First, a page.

Amazon's Echo devices are already a part of many an abode. It seems like the strategy behind the company's latest announcement could be described as "have Alexa everywhere," though. The e-tailer has revamped most of its existing Echo lineup and announced a bevy of automation devices: the Echo Auto for cars, the Fire TV Recast set-top box, an Echo subwoofer, a voice-controlled Smart Plug, the Stick Up Cam Wired security camera, and (drum roll, please) an AmazonBasics Microwave with Alexa built in.
The Echo Auto is one of the most interesting items of the bunch. It's a small slab of black plastic with a blue LED strip at the front that pairs with the car's radio and a smartphone using Bluetooth. The device has eight microphones that, according to Amazon, should let the Auto hear you fine over road noise and playing music. There's also a 3.5-mm jack for auxiliary audio output if necessary.
Users can then ask Alexa to play music, play podcasts, make calls, manage calendars, and deliver directions via phone apps like Google Maps or Waze. Amazon remarks that Alexa has "over 50,000 skills and counting," so we'd imagine that the assistant can perform most of those through the Echo Auto. Interested buyers can request an invitation for owning an Echo Auto for an introductory price of $25. There's currently no word on a release date.
Next up, the Fire TV Recast. This box lets users record multiple shows simultaneously and then stream them to Fire TV or Echo Show devices in the home, or to Alexa-enabled devices anywhere else. To do its thing, the Recast needs a direct HD antenna connection and a device that can use the Fire TV app. The Fire TV Recast is set to arrive on November 14. A version with two tuners and 500 GB of storage will set buyers back $230, while a higher-end model with four tuners and 1 TB of room will go for $280.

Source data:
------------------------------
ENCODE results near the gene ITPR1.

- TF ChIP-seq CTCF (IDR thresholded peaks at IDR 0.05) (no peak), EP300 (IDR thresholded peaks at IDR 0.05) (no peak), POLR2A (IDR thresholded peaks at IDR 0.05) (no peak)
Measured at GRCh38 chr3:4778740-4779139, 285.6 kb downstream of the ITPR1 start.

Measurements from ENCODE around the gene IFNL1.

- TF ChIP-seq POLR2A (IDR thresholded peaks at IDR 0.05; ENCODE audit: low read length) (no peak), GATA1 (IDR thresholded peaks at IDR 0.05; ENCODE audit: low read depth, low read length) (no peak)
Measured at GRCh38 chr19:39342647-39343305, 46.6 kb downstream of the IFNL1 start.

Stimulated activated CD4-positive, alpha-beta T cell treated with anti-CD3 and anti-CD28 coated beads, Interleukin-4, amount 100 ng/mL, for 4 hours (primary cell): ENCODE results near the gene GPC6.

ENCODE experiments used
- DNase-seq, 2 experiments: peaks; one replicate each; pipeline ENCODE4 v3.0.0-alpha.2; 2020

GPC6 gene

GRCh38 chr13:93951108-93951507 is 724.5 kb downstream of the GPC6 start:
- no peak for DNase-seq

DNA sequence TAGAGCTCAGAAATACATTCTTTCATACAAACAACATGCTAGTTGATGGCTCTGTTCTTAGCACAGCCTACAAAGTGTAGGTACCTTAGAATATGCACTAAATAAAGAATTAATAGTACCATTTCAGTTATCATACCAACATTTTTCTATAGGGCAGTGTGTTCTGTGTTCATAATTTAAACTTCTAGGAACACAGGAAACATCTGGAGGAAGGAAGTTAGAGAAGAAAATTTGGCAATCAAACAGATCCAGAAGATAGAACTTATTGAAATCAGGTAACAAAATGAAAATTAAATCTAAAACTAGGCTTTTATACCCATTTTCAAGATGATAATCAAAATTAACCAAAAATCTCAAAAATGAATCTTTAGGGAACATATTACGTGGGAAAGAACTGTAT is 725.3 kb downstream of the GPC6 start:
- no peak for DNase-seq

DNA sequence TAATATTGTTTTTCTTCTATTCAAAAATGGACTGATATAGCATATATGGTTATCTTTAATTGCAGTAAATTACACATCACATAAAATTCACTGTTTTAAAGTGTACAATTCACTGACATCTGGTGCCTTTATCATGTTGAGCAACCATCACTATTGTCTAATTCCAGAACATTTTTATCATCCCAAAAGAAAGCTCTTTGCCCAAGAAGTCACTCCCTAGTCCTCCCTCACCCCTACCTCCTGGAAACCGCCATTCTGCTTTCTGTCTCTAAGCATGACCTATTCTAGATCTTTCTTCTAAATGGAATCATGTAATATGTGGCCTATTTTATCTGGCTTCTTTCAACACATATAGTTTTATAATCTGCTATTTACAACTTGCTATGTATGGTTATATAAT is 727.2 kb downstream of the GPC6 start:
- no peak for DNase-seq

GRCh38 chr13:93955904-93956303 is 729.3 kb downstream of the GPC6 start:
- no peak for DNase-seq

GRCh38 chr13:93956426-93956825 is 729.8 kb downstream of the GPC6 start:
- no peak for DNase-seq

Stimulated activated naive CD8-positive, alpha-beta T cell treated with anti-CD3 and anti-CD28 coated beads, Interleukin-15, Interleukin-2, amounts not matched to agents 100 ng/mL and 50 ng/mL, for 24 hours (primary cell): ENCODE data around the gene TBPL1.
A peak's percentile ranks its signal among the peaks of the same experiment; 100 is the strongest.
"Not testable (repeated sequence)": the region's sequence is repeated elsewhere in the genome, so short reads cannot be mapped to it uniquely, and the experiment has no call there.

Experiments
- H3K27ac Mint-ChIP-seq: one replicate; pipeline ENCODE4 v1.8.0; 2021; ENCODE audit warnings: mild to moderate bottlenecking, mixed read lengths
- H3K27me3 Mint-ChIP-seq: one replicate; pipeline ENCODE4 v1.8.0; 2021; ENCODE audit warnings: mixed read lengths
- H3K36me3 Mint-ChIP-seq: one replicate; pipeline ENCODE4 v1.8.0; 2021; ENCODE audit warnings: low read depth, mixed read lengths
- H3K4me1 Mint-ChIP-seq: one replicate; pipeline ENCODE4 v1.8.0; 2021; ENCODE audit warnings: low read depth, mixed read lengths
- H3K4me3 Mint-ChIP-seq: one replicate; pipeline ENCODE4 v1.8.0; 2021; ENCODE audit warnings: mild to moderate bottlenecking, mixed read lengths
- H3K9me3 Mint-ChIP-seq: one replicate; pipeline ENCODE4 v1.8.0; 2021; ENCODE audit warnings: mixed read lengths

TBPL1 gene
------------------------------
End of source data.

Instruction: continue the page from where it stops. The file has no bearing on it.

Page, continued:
The Echo Sub is probably the simplest device of the lot. Much like its name implies, it's a powered subwoofer that works in conjunction with one or two Echo or Echo Plus devices and performs ever-important bass-handling duties. Amazon sells the Echo Sub on its own for $130 or as part of a bundle with two Echo Plus units for $250. Deep sound waves will hit users' homes on October 11.
Smart power outlets are an interesting item, but they often require varying degrees of work to install. Amazon's Smart Plug simply, er, plugs into any existing outlet and connects to a Wi-Fi network. Users can then ask Alexa to perform tasks like turning a connected device on and off or turning on multiple devices at once. People don't need to be home to do this, either, as they can control their outlets using the Alexa app on their phones or tablets. Each Smart Plug goes for an affordable $25, and they'll be available on October 11.
The Stick Up Cam Wired is mostly described by its name. It's a wired camera that can record 1920x1080 video and should be easily mountable on most locations. The device uses Wi-Fi or Ethernet to connect to the outside world. The camera can send notifications if it detects motion and can be used for real-time video chat. Watts get delivered to the camera via Power-over-Ethernet (PoE), though Amazon doesn't include such an adapter in the box. Pre-orders are available for $180, and cameras should be in homes on October 18.
Finally, the weirdest item in the bunch. The AmazonBasics Microwave looks more or less like you'd expect it to, but it hides a trick under a particular blue button: you can talk to it. The microwave offers Alexa integration via a paired Echo device and can be controlled with voice commands. Amazon says you can ask Alexa to defrost and cook food, heat coffee, or just turn the microwave on for a set time. The microwave can deliver 700 W of power, has a capacity of 0.7 ft³, and will set buyers back $60 when it ships on November 14.